The Local Cuisine

Skamania County is not all wilderness, tents and Douglas firs. The small towns of Stevenson and Carson sport dining options capable of satisfying discriminating palates and a couple of serious craft breweries.

A favorite for locals as well as Gorge-loving day-trippers, the Big River Grill in Stevenson has been the destination restaurant in Skamania County since 1993. A balanced menu of well-executed comfort food and inventive Northwest cuisine, such as Goat Cheese and Sun-dried Tomato Torta, has kept this modern-day roadhouse thriving for nearly 20 years. Also in the town of Stevenson, Walking Man Brewing has been producing some of the most well-respected beer in the nation since 1999.

There is, however, a new brewer on the block just up the road in the town of Carson. The Backwoods Brewing Company began when the Waters family decided to purchase and reopen the long- closed General Store, and make good use of its extra space. Brewmaster Kevin Waters’ beer is phenomenal, a clue that the place won’t be a local secret for long.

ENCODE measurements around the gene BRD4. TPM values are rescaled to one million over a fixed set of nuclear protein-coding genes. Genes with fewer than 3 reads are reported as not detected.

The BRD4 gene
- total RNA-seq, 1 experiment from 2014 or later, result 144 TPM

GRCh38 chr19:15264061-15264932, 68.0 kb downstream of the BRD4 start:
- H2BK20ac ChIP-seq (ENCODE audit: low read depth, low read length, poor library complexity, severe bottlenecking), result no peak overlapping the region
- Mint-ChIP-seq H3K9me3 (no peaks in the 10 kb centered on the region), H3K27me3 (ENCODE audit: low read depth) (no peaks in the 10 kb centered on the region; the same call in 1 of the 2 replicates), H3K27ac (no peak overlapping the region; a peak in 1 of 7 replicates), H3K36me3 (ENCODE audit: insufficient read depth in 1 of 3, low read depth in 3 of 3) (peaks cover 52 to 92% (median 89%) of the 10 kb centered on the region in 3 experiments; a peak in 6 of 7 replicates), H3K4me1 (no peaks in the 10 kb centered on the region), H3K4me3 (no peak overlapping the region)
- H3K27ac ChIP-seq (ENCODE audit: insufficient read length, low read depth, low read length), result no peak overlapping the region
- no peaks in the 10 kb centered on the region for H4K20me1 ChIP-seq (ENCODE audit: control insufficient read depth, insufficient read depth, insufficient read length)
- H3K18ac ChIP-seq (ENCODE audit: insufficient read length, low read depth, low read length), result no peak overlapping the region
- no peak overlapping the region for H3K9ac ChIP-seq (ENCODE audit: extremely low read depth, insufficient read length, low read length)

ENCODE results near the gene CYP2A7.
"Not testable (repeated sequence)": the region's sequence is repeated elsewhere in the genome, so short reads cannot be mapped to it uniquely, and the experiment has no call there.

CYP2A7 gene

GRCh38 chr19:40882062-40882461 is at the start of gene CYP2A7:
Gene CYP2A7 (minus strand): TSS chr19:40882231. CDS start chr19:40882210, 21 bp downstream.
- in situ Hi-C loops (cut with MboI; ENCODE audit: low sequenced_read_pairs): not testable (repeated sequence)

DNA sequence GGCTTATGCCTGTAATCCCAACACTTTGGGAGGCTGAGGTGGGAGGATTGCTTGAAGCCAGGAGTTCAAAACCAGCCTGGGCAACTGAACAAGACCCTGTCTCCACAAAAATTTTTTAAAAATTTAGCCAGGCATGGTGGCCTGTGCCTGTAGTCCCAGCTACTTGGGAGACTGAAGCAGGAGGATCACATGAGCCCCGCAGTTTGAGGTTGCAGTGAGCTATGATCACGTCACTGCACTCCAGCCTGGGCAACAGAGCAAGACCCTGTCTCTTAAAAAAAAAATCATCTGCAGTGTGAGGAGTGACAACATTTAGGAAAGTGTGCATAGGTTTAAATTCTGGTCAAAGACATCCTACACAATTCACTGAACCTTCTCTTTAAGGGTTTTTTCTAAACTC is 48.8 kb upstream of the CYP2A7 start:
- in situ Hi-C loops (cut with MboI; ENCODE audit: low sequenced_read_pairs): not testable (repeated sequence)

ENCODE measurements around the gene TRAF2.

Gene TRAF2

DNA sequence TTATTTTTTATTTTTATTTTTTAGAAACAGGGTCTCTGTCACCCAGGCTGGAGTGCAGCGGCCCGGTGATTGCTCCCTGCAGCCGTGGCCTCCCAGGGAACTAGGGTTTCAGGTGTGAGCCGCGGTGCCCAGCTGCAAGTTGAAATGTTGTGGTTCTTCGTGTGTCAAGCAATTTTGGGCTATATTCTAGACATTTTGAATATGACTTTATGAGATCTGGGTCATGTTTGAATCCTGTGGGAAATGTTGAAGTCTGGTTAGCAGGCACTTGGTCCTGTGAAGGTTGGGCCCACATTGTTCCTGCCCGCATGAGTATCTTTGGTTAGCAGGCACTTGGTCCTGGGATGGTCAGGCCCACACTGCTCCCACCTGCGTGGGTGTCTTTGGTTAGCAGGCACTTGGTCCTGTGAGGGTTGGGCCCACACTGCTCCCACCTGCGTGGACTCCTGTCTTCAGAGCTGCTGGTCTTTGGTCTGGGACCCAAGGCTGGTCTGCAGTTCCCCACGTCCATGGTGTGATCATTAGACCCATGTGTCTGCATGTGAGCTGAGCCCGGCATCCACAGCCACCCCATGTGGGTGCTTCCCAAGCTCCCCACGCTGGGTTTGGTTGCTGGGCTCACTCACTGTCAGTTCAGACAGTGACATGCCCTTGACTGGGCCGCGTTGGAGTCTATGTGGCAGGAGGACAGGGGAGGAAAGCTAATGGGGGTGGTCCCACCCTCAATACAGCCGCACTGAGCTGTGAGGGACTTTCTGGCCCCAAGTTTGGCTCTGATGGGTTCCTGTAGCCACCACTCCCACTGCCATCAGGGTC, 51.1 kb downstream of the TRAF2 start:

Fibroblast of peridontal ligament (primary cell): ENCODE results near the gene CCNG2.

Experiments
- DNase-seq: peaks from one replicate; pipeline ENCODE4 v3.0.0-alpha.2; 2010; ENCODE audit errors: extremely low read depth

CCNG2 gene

The west-of-the-Cascades climate and geography blesses Skamania County with the ability to produce wine grapes that thrive here. Rachael Horn of AniChe Cellars recently snagged a Gold and Bronze medal in the 5th annual International Women’s Wine Competition. Since she’s capable of discussing tartrates, sediment, and protein instability one moment and telling colorful jokes the next, a trip to AniChe Cellars in Underwood is about as enjoyable as a wine tasting can get.

Luxury on the Wild Side

The lodging options in Stevenson and Carson range from rustic to lavish, or combinations of the two. The top employer in the county, Skamania Lodge, was built in 1993 to resemble the great lodges of the early 1900′ s. In true Northwest fashion, resource reclamation was at the heart of construction. The Cascade- style Skamania Lodge features giant timber columns taken from the old Bumble Bee cannery in Astoria. The 254-room lodge offers fine and casual dining, golf, a spa and fitness center, and even an on-site U.S. Forest Service Information Center.